fMRI Tutorial #7: 2nd-Level Analysis


Once you have preprocessed and analyzed all of the runs for all of the subjects in the Flanker dataset, you are ready to run a 2nd-level analysis. Whereas AFNI and SPM define a 2nd-level analysis as synonymous with a group analysis, in FSL a 2nd-level analysis is the averaging together within each subject the parameter estimates and contrast estimates from the 1st-level analyses.

From the Flanker directory, open the FEAT GUI from the command line by typing Feat_gui. Then from the dropdown menu select Higher-Level Analysis. This changes the input field to Select FEAT directories.


The dropdown menu on the Data tab allows you to choose either Inputs are lower-level FEAT directories (the default), or Inputs are 3D cope images from FEAT directories. Choosing the FEAT directories will allow you select which cope images to analyze, although directly selecting the cope images can give you more flexibility if you didn’t analyze the data with FSL’s default processing stream (i.e., the data are not organized in a FEAT directory).

Selecting the FEAT Directories

Since we had 26 subjects with 2 runs each, we have 52 FEAT directories total. Change the Number of inputs to 52, and then click the button Select FEAT directories.

You could select each of the FEAT directories by hand, clicking on the Folder icon and selecting each one individually. But as we saw with scripting our analysis, this usually isn’t a good idea - it is impractical for large datasets, and the odds of making a mistake increases with the number of subjects.

Instead, we will use wildcards to make this quicker and easier. Go back to the Terminal that you launched the FEAT GUI from, navigate to the Flanker directory, and type ctrl+z, and then type bg and press Enter. This will allow you to type commands in the Terminal while keeping the FEAT GUI open. At the command line, type the following:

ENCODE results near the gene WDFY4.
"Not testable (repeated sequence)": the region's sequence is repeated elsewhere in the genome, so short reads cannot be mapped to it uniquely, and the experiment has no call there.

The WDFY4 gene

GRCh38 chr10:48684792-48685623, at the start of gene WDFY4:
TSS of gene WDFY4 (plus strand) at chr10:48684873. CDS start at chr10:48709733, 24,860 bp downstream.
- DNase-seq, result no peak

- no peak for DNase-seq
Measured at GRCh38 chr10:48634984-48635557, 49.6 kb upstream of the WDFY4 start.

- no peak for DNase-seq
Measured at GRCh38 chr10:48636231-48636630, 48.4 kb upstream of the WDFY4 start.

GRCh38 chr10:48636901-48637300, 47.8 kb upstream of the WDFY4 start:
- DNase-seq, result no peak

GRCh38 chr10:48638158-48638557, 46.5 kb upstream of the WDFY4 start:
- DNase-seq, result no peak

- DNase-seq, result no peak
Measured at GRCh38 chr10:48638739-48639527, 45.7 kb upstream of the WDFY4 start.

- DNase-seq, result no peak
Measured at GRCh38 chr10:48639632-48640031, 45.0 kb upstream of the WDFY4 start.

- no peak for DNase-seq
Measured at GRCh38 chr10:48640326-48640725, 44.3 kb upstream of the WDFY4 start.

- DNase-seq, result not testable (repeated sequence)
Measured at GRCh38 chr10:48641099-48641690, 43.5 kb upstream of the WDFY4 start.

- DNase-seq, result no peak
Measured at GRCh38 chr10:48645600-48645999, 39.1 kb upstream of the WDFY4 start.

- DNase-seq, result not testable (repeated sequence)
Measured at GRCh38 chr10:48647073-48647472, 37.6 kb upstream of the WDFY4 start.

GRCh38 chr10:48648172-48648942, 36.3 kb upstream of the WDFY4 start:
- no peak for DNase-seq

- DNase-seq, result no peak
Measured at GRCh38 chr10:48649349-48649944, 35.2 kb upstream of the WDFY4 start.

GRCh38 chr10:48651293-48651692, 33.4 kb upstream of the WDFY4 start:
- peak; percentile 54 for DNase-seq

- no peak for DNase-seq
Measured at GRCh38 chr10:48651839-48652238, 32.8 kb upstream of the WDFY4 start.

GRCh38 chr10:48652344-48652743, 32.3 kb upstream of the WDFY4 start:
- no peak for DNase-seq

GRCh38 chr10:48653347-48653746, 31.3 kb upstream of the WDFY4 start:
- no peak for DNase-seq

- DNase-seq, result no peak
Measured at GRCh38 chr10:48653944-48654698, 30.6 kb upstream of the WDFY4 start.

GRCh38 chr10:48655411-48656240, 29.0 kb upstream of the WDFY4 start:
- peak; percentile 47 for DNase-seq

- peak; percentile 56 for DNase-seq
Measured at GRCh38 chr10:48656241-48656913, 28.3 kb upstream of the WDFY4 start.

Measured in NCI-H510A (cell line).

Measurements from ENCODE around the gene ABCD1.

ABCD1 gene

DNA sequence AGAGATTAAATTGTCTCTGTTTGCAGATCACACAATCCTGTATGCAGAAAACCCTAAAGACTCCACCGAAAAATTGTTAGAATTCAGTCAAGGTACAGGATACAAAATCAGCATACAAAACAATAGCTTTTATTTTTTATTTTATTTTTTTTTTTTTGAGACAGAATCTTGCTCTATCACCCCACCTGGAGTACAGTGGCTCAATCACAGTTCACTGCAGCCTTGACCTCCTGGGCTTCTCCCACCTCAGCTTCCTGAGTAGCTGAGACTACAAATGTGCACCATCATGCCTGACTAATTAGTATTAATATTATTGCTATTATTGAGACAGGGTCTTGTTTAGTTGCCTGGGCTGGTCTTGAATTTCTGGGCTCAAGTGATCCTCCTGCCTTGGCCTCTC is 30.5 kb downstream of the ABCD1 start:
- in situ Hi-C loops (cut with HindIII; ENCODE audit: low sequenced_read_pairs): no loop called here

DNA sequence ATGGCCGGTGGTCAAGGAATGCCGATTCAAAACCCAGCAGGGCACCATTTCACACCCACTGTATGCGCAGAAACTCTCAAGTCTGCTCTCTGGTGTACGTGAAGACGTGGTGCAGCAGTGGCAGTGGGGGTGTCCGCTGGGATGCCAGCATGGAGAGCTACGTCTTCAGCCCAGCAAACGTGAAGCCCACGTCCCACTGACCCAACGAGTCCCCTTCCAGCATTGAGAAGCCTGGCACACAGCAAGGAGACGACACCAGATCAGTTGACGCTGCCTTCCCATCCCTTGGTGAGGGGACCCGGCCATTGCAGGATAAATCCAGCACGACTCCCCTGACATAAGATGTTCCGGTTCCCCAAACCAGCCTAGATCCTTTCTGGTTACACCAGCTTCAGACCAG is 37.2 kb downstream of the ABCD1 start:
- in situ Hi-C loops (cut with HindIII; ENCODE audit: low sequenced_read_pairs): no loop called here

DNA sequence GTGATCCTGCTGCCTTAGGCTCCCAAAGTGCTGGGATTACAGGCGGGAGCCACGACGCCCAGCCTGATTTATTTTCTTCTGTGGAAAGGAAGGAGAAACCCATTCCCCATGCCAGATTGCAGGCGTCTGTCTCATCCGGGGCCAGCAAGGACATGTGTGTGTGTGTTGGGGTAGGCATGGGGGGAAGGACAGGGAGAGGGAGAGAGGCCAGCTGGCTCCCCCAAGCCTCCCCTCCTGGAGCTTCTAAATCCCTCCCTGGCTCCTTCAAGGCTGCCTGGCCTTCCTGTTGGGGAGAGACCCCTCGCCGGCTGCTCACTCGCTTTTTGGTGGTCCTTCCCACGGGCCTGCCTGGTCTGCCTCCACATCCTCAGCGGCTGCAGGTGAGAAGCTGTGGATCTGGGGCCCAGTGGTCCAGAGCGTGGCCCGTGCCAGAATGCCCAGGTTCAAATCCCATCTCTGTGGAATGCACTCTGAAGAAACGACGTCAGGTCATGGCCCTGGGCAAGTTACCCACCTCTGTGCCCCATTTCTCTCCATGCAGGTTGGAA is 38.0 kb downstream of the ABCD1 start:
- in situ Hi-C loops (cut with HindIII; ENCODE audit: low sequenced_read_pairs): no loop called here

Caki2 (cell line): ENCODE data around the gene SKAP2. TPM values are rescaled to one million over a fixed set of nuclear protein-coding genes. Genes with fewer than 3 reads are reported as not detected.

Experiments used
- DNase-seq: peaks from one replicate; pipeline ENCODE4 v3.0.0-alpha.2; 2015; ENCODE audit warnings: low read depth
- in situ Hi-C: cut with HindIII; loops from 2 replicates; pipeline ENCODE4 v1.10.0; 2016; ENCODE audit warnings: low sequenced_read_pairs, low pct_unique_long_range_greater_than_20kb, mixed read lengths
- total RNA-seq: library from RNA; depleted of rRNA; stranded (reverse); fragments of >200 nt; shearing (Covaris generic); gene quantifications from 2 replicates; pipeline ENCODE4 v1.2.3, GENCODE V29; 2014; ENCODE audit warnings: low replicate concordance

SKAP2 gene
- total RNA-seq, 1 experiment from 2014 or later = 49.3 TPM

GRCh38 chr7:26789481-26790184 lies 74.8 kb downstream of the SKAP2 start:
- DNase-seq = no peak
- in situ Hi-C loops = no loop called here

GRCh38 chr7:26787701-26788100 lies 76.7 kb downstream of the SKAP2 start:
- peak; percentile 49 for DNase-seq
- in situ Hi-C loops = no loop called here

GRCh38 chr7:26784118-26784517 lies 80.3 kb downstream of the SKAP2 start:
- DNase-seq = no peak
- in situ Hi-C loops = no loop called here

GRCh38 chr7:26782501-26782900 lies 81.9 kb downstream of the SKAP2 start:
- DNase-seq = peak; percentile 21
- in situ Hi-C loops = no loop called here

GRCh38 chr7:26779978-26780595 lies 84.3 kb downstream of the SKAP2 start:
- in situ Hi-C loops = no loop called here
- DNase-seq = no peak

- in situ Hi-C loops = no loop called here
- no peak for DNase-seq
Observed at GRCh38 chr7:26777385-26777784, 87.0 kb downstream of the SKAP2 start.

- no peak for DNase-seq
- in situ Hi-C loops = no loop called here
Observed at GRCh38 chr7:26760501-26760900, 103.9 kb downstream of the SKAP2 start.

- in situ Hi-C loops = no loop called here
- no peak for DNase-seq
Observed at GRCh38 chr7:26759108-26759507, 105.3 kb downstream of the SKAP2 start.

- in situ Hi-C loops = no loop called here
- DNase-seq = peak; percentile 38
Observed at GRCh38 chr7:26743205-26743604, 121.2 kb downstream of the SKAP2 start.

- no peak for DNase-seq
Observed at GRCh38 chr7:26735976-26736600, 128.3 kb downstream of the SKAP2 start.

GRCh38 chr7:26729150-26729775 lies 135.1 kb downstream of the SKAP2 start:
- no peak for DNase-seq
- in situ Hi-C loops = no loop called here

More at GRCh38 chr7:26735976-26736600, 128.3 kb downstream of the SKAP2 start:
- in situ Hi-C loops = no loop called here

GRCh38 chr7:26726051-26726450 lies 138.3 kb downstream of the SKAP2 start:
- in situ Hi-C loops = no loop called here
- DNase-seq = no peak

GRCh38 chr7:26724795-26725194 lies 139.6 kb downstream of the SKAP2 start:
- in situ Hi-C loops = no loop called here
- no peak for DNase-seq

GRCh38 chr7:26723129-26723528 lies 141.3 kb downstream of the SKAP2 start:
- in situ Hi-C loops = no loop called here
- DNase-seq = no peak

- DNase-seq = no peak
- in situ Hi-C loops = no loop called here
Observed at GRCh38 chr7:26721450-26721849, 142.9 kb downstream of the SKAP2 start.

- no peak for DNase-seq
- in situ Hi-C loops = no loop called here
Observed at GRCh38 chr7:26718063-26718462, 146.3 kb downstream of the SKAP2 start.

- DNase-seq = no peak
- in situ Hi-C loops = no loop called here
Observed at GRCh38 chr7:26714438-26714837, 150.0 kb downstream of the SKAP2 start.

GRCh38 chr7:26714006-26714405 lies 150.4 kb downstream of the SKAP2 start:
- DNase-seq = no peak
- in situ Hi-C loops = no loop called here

ls -d $PWD/sub-??/run*

This will print an absolute path to each FEAT directory. The -d option means to only list directories, and $PWD expands to an absolute path pointing to the current working directory. Within the current directory, any directory starting with sub- and ending with two digits (represented by the ? wildcards) is added to the path. Finally, within each subject directory, any directory beginning with the string run will be appended to the path name (e.g., run1.feat and run2.feat).

This will create a list with 52 entries, one corresponding to each run for each subject in the study. Highlight the entire list and copy it by pressing command+c. This will copy the list to your clipboard. Then go back to the Select input data window, and click on the Paste button. Click in the Input data window, and then press ctrl+y and click OK. This will paste the list of directories into the corresponding rows in the Select input data window.


A list of FEAT directories can be generated in the Terminal using a combination of variables and wildcards (A). Clicking on the Paste button in (C) will open up an Input data window, in which the list of directories can be pasted (B).